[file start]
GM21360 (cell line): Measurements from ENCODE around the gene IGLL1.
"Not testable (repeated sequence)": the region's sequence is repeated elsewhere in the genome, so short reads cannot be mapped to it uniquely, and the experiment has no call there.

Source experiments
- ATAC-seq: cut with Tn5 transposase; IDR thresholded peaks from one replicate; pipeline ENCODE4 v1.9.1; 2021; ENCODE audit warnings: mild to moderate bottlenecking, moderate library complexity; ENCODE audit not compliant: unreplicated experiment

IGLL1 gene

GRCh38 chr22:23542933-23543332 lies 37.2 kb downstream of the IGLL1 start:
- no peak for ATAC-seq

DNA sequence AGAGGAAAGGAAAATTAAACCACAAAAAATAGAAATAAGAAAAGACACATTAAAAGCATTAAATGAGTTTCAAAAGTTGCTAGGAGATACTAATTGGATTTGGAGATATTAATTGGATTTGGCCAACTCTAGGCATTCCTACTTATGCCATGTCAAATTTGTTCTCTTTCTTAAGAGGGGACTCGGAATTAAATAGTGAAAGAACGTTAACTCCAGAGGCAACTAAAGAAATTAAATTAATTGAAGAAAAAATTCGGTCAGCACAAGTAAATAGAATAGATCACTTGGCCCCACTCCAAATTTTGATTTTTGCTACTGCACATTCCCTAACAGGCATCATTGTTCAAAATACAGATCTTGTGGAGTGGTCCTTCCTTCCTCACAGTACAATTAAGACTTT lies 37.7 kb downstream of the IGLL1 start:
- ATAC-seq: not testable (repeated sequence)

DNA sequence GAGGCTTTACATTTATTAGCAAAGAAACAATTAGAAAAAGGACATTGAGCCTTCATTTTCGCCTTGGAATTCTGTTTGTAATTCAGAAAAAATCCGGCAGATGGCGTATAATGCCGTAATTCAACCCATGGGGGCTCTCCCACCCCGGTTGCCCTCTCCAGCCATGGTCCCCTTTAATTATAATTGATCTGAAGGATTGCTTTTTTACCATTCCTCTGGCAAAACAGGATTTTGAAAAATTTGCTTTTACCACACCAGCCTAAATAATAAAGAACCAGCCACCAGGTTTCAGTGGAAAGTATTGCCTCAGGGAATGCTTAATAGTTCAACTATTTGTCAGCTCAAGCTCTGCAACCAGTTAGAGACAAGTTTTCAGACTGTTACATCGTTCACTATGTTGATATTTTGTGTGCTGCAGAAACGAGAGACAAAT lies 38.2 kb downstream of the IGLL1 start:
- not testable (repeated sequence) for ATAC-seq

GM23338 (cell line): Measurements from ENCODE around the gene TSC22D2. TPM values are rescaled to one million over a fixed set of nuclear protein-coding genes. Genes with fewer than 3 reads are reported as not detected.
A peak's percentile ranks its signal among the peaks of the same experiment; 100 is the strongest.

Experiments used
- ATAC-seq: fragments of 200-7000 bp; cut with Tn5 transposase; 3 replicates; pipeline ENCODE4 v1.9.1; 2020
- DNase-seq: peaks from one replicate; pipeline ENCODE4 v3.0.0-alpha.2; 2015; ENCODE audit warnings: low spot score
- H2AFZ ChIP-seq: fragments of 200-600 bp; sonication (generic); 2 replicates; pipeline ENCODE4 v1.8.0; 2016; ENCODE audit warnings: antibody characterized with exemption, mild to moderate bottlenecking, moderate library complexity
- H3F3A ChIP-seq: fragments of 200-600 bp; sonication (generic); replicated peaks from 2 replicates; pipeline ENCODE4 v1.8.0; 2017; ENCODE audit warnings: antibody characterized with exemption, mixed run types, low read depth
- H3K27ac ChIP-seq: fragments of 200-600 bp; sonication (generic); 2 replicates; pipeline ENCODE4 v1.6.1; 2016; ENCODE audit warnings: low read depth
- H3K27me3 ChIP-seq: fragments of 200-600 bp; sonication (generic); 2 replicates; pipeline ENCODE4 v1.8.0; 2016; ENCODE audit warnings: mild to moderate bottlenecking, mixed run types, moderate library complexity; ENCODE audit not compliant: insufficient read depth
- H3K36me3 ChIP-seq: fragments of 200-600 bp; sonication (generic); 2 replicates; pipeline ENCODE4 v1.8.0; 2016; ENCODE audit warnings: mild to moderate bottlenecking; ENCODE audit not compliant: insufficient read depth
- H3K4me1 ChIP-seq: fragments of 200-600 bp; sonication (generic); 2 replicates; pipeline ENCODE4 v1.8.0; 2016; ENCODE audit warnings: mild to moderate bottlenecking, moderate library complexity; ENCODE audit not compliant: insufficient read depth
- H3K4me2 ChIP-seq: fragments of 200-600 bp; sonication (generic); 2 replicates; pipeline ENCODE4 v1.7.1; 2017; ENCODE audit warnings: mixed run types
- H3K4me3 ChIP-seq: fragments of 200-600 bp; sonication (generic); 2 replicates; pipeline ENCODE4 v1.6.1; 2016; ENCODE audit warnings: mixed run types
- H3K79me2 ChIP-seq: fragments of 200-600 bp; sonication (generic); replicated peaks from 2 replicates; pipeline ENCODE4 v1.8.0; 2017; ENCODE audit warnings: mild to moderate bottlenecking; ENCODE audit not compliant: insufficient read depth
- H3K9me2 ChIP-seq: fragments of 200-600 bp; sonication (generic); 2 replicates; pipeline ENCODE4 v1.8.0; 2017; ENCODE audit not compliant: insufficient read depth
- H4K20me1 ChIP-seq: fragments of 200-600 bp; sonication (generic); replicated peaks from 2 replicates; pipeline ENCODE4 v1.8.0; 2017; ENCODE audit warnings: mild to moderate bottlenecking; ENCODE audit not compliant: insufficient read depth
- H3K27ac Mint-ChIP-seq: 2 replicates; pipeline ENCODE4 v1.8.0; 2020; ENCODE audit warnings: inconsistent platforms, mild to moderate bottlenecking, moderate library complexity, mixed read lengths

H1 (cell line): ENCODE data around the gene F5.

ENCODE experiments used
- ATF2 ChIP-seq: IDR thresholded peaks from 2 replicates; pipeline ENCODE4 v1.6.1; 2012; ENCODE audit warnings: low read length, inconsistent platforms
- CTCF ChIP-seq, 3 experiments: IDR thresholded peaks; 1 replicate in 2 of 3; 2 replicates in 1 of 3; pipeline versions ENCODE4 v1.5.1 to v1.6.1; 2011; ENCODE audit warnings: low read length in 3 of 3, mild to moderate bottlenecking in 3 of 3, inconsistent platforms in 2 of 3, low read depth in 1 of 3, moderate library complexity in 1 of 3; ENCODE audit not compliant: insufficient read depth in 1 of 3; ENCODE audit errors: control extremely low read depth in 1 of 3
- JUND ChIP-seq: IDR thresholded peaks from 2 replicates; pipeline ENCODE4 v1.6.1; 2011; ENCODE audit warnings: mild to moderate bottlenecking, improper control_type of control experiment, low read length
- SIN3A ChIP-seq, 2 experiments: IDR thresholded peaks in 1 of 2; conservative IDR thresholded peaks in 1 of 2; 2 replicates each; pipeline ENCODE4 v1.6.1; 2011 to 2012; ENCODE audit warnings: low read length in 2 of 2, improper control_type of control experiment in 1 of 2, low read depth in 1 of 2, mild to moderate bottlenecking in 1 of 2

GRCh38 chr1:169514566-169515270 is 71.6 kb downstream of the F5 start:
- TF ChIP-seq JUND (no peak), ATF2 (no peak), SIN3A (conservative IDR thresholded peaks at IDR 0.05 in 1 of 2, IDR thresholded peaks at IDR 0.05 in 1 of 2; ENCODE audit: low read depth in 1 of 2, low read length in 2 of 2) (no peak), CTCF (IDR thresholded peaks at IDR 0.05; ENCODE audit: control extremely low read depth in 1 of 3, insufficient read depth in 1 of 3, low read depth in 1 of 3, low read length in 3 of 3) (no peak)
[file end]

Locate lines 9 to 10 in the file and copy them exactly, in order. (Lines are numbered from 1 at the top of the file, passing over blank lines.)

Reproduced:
- ATAC-seq: not testable (repeated sequence)

DNA sequence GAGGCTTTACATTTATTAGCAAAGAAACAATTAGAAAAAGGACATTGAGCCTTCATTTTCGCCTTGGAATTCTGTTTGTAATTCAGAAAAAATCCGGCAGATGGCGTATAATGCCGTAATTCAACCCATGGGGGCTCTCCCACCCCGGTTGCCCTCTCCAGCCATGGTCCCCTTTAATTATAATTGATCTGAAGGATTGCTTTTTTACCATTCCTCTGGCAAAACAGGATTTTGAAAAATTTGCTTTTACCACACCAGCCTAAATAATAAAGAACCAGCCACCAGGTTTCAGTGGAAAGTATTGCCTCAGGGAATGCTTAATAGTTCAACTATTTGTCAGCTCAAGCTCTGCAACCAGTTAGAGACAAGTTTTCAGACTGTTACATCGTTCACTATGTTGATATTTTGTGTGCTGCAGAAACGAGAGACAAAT lies 38.2 kb downstream of the IGLL1 start: